In a surprising move, Microsoft pulled various business intelligence capabilities from SharePoint 2016, and the...
only way to restore some of these features is by upgrading to Office Online Server and SQL Server 2016.
It's worth noting that SharePoint Online and Power BI are two completely different apps within Office 365. The SharePoint business intelligence capabilities stem largely from Excel, which is able to gather, visualize, filter and analyze data. SharePoint, in turn, allows for workbook sharing and enables users to view and interact with Excel workbooks through a browser. The Power BI app provides greater business intelligence functionality than Excel or SharePoint Online, but because it's able to publish reports to the web, Power BI reports are sometimes displayed within SharePoint. The roles played by Excel, SharePoint, and Power BI are illustrated on Office.com.
One change Microsoft recently made was to remove the Excel Services functionality from SharePoint 2016. The rationale for doing so was that the Excel Services functionality has been integrated into Excel Online, which is part of Office Online Server, the follow-on version of Office Web Apps Server.
Microsoft advises customers that use the Excel Services feature in SharePoint 2013 to deploy Office Online Server. Doing so provides a workaround, making Excel Services functionality available. Specifically, Excel Online is required for the following functionality:
- Viewing or editing Excel workbooks from within a browser.
- Using SharePoint's Excel Web Access Web Part.
- Providing Office Data Connection file support.
- Supporting SOAP and REST protocols.
Although Excel Online is essential to regain SharePoint business intelligence capabilities, simply deploying Office Online Server with Excel Online isn't enough. You will need to configure SharePoint to use Excel Online. This is a four-step process.
Steps to regaining SharePoint business intelligence capabilities
The first step in this process is to create a binding between SharePoint and Office Online Server. To do so, you will need to launch the SharePoint 2016 Management Shell, using the "Run as Administrator" option. Upon doing so, enter the following command:
New-SPWOPIBinding -ServerName <the fully qualified domain name that you are using as an internal URL>
The second step in the process involves verifying that Office Online Server is configured to use the correct zone to communicate with SharePoint 2016. In production environments, Office Online Server should typically be configured to use the Internal-HTTPS zone. You can verify the zone with the following command:
The third step in the process is to change the zone name, if necessary. The command is:
Set-SPWOPIZone -zone "internal-https"
Other valid zone names include:
The last step in the process is to enable the Excel SOAP API. The commands are:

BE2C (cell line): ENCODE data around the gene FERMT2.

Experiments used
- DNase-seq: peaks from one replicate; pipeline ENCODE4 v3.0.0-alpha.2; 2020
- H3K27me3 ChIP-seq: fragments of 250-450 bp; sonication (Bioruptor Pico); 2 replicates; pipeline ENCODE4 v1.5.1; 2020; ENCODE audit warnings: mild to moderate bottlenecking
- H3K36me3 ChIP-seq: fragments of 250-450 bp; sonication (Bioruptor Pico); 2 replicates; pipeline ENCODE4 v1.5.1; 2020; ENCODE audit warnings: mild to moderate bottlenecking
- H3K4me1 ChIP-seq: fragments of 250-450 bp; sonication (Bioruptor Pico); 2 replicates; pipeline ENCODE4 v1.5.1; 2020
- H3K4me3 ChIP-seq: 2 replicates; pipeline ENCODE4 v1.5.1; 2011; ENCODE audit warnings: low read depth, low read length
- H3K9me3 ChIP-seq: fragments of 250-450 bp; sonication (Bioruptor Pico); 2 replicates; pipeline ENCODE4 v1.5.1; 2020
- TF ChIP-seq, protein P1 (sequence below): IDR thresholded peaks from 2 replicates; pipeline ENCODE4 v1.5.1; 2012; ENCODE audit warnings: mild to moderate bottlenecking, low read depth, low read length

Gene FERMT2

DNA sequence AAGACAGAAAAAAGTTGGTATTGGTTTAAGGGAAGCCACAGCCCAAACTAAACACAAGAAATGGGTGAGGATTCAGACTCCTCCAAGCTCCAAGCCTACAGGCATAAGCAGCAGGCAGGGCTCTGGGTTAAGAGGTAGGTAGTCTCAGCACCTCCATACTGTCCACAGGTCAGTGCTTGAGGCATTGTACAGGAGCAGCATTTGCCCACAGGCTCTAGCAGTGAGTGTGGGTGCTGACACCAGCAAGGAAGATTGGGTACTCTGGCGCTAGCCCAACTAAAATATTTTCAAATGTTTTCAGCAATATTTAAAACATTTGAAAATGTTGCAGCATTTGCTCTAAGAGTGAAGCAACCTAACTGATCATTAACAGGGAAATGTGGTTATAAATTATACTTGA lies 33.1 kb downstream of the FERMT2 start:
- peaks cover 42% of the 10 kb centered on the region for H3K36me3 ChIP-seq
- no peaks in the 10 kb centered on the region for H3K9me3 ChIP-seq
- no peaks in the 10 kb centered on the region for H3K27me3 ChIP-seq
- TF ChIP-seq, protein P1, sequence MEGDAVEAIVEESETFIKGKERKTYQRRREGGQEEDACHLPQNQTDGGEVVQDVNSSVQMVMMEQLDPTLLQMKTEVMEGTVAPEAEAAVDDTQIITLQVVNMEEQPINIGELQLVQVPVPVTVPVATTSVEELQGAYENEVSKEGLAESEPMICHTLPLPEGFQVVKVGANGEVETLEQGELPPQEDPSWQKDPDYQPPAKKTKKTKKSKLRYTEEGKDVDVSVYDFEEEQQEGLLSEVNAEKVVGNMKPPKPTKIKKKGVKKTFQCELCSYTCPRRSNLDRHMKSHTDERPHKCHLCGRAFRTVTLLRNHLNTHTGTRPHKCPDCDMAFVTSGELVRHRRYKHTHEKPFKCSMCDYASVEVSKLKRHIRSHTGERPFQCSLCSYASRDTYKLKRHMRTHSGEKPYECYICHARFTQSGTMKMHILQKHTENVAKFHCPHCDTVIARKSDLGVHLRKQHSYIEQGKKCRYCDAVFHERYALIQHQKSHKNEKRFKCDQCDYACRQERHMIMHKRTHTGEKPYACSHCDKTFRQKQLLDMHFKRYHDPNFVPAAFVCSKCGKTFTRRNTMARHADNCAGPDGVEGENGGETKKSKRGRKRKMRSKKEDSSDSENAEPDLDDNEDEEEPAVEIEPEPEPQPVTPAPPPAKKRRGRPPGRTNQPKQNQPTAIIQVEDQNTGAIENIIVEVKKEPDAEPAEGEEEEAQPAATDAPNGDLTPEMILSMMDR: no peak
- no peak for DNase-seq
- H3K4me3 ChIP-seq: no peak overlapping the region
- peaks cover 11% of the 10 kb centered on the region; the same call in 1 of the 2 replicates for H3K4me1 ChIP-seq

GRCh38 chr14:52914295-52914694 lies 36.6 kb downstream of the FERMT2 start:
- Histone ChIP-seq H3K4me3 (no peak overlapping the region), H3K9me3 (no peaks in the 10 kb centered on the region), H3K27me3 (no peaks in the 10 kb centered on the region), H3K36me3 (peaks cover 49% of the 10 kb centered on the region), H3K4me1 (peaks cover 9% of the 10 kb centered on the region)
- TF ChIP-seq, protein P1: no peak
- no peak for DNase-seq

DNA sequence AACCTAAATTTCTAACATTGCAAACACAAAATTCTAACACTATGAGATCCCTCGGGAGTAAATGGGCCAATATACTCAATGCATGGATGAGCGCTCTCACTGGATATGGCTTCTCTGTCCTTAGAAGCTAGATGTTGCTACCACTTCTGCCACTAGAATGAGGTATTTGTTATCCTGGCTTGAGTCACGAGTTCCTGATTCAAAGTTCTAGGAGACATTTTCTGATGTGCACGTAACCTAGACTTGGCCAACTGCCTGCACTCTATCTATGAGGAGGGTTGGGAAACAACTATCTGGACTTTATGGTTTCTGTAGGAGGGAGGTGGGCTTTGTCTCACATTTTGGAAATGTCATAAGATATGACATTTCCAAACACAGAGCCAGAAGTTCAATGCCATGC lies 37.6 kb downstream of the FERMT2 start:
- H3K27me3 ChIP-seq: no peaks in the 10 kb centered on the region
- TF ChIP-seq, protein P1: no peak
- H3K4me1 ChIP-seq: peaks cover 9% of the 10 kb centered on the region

$Farm = Get-SPFarm
$Farm.Properties.Add("WopiLegacySoapSupport", "<the URL of your Office Online server farm>/x/_vti_bin/ExcelServiceInternal.asmx");
When you test to make sure Excel Online works, it is important to make sure that you are not logged in using a System Account. Otherwise, some of the Excel Online functionality will be disabled as a security measure. The easiest way to test Excel Online is to log in as a standard SharePoint user, and try to open an Excel document that is stored in a SharePoint document library.
Note, too, that SharePoint Online and Power BI are two different apps within Office 365. The SharePoint business intelligence capabilities stem from Excel, which can gather, visualize, filter and analyze data. SharePoint, in turn, enables workbook sharing and allows users to view and interact with Excel workbooks through a browser. The Power BI app provides greater business intelligence functionality than Excel or SharePoint Online, but because it can publish to the web, Power BI reports are sometimes displayed within SharePoint.
Unfortunately, not all SharePoint business intelligence capabilities can be regained simply by deploying Office Online Server. Recovering some of SharePoint 2016's business intelligence tools requires an upgrade to SQL Server 2016. That's because SQL Server 2014 Power Pivot and Power View add-ins for SharePoint 2016 can't be deployed or even used in SharePoint Server 2016, according to Microsoft. Upgrading to SQL Server 2016 enables the use of the following business intelligence features:
- Power Pivot Gallery
- Scheduled Data Refresh
- Power View Reports (this applies to those that are either standalone or embedded in an Excel workbook)
- Power View Subscriptions
- Report Alerting
- Power Pivot Management Dashboard
- BISM Link Support
Upgrading to SQL Server 2016 also allows SharePoint users to use another workbook's data model as a data source.
Although SharePoint business intelligence capabilities are missing, they can be reinstated by deploying Office Online Server with Excel Online and SQL Server 2016. It is worth noting, however, that Microsoft plans to deprecate several of the Excel-related features. These features and capabilities still exist (following the deployment of Excel Online and SQL Server 2016), but will likely be removed from the next version. As such, it is a good idea to begin phasing out use of such functionality.
Microsoft will depreciate the following features:
- Trusted data provider
- Trusted file locations
- Trusted data connection libraries
- Unattended service accounts
- Excel Services-related Windows PowerShell cmdlets
- Opening Excel workbooks from the SharePoint Central Administration site
SharePoint 2013 vs. SharePoint 2016: What's the difference?
Features that won't make it to SharePoint 2016
Microsoft expands e-discovery in SharePoint 2016